"Mathiesen trained me, and I pretty much trained all the subs. Training the erection crew was pretty simple. The block was actually designed so homeowners could put it together themselves. You do not need a concrete crew - a framing crew could do it because it goes up so easily. My carpenters worked on the first project, so they are now certified to build an ICF basement. Some concrete companies who don't want to lose market share are picking up on this."

From the start
ICF construction doesn't call for any unusual site evaluation. Because this subdivision already had houses built in it, Schmidt did not have to do soil borings. The soil was solid, hard clay, running 5,000 psi or more.

"New Prairie is a 2,700-square-foot, one-story house," Schmidt said. "The foundation and exterior walls are built of the Phoenix ICF system. It has a standard rebar layout, but depending on the height of walls, type of headers and down forces of the trusses, a structural engineer figures out placement of rebar. We used the regular-sized Phoenix block - 16 inches tall and 4 feet long. It gives me a lot of latitude. If I want a certain height, I can cut the block to fit. The form has a chair for the rebar to set into and polypropylene ties [that have twice the pull-out strength of most other ICF ties, according to the manufacturer]."

The house has three bedrooms, two and a half baths, a great room, a dining room, an away room and a laundry room on the main floor. There is a full bath on the lower level, which also includes two offices, an exercise room, a kitchenette, a game room and a large rec room. The house's exterior finish is brick and Ultra Seal, a rubberized, synthetic stucco coating that doesn't break and is easily repaired if a hole is accidentally made. Ultra Seal is meant to go over foam, making it a perfect partner with ICF construction.

Step by step
"After the excavation, the footings are set," Schmidt said. "The size of footings depends on engineering. Because of the Lite-Deck floor for the main level, the concrete mass was greater than normal. The Lite-Deck panels range from 12-inch thickness up to 18-inch thickness, which is what we used for this project. Once you get over the 14-inch thickness, you need extra engineering rebar because the weight of the concrete is working against you. We erred on the safe side, but for the next house I do, I won't be using the 18-inch."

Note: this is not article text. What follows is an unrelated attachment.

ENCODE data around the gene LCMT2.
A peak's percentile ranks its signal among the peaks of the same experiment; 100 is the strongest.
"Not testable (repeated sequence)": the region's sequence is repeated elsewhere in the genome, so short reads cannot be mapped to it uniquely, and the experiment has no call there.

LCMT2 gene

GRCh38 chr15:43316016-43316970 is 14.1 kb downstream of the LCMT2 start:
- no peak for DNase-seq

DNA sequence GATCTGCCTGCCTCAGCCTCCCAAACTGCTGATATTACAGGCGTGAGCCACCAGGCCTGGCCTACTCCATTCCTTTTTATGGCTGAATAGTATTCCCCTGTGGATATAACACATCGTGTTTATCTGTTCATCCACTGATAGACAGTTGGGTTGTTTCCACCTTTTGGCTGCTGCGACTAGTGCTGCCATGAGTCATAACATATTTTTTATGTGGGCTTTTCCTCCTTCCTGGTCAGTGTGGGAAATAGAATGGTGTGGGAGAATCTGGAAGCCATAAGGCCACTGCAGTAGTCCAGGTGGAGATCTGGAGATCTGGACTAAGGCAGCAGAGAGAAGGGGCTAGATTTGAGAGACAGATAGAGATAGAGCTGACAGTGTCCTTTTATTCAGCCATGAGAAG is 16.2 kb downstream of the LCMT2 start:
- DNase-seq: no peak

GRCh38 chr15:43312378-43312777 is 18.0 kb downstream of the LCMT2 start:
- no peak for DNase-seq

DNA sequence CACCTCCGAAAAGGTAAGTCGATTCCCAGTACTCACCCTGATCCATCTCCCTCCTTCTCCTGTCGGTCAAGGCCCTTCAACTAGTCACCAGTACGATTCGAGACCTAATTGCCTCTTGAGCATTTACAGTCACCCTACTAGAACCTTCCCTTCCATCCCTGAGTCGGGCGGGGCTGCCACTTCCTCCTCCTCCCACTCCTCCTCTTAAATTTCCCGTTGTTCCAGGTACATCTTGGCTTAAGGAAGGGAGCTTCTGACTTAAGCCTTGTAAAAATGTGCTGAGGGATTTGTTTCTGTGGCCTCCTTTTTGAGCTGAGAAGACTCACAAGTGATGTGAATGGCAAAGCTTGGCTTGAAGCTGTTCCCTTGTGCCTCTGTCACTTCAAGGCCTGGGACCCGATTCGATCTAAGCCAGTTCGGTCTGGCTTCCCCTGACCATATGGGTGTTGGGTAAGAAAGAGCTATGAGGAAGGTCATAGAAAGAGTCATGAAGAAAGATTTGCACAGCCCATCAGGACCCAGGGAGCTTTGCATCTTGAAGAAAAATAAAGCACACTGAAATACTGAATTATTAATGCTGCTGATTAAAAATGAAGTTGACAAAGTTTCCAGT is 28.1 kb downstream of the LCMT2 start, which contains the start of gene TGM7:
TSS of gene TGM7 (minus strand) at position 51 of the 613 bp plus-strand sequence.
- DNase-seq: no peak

A hydronic radiant heat system provides heating on all the floors and in the garage. There is plenty of adjustability - the lower level has three control zones; upstairs, there are five zones; and in the garage, one. The tubing was installed for the lower level slab, and one course of ICFs started the wall. After the rebar was set, heating tubes were stapled on top. A concrete wire mesh was laid over them so the tubes would not float up, and micromesh (taking the place of wire) was mixed into concrete to strengthen it. Finally, the first course of ICFs and the slab were poured all at once.

Next, the rest of the foundation ICF walls were stacked and poured, and the Lite-Deck panels, which house the hydronic radiant heating system for the main level, were set to create the floor and braced underneath with vertical shoring. The process with the radiant heat tubing was repeated. Rebar was then drilled into the top of the Lite-Deck where the walls would stand, and the forms were set for the above-grade walls.

When the first course reached the proper height and was braced laterally, the carpenter came back and snapped chalk lines on the foam for the interior and exterior walls, allowing the electricians and plumbers to determine the proper placement of the PVC sleeves in the deck and walls. When the Lite-Deck pour had set the proper time - 21 days - the shoring was removed. Schmidt cut a 4-inch-by-4-inch grid of control joints into the floor surfaces and stained them with powdered dyes to use the concrete surface as the finished floor.

"To attach the ICFs to the footing, I use a foam adhesive in a gun," Schmidt said. "It is squirted onto the block as well as the footing. In three to five minutes, you can't move it. Then the individual blocks, which connect with a ship-lap joint, are glued together with the foam, although they would fit together tight enough without any glue. I can construct a whole wall in my shop and transport it to the site if the weather is nasty and it is a short piece, but I prefer to do assembly onsite.

"How long it takes to put up the forms depends on the number of corners in a design. By the time I do two corners, I could set 20 feet of straight wall. If you design your ins and outs to use the Phoenix corner block, it goes much faster. With an experienced crew of four or five, you should be able to set up a system, braced and ready to pour, in four days. It sets in seven to 10 days, but the bracing can be stripped off the next day, and carpenters can work within three days."

A Pioneer
Phoenix Systems has been on the market only a few years, but Jay Williamson, who developed the system, is a true ICF pioneer. He's been involved since the conception of ICF forms. He would invent a system and sell the rights - and then continue working to make a better one, and then sell that. The Phoenix System is his latest version, and one he decided to keep.

For more details, visit phoenixicf.com.